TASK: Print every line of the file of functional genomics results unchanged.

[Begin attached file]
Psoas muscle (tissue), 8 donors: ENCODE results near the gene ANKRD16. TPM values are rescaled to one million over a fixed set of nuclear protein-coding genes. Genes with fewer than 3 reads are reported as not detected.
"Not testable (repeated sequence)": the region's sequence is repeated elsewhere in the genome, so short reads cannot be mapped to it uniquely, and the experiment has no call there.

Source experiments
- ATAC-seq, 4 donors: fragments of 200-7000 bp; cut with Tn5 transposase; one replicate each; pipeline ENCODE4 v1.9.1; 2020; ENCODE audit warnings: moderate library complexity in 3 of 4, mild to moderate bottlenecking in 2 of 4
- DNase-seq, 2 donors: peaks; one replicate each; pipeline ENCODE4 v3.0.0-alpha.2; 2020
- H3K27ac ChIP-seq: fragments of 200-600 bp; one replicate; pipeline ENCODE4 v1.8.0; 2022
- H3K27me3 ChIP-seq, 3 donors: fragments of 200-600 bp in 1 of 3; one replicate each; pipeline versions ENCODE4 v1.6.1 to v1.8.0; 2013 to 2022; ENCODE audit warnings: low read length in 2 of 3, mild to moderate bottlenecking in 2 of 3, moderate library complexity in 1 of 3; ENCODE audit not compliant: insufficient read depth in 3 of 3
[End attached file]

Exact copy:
Psoas muscle (tissue), 8 donors: ENCODE results near the gene ANKRD16. TPM values are rescaled to one million over a fixed set of nuclear protein-coding genes. Genes with fewer than 3 reads are reported as not detected.
"Not testable (repeated sequence)": the region's sequence is repeated elsewhere in the genome, so short reads cannot be mapped to it uniquely, and the experiment has no call there.

Source experiments
- ATAC-seq, 4 donors: fragments of 200-7000 bp; cut with Tn5 transposase; one replicate each; pipeline ENCODE4 v1.9.1; 2020; ENCODE audit warnings: moderate library complexity in 3 of 4, mild to moderate bottlenecking in 2 of 4
- DNase-seq, 2 donors: peaks; one replicate each; pipeline ENCODE4 v3.0.0-alpha.2; 2020
- H3K27ac ChIP-seq: fragments of 200-600 bp; one replicate; pipeline ENCODE4 v1.8.0; 2022
- H3K27me3 ChIP-seq, 3 donors: fragments of 200-600 bp in 1 of 3; one replicate each; pipeline versions ENCODE4 v1.6.1 to v1.8.0; 2013 to 2022; ENCODE audit warnings: low read length in 2 of 3, mild to moderate bottlenecking in 2 of 3, moderate library complexity in 1 of 3; ENCODE audit not compliant: insufficient read depth in 3 of 3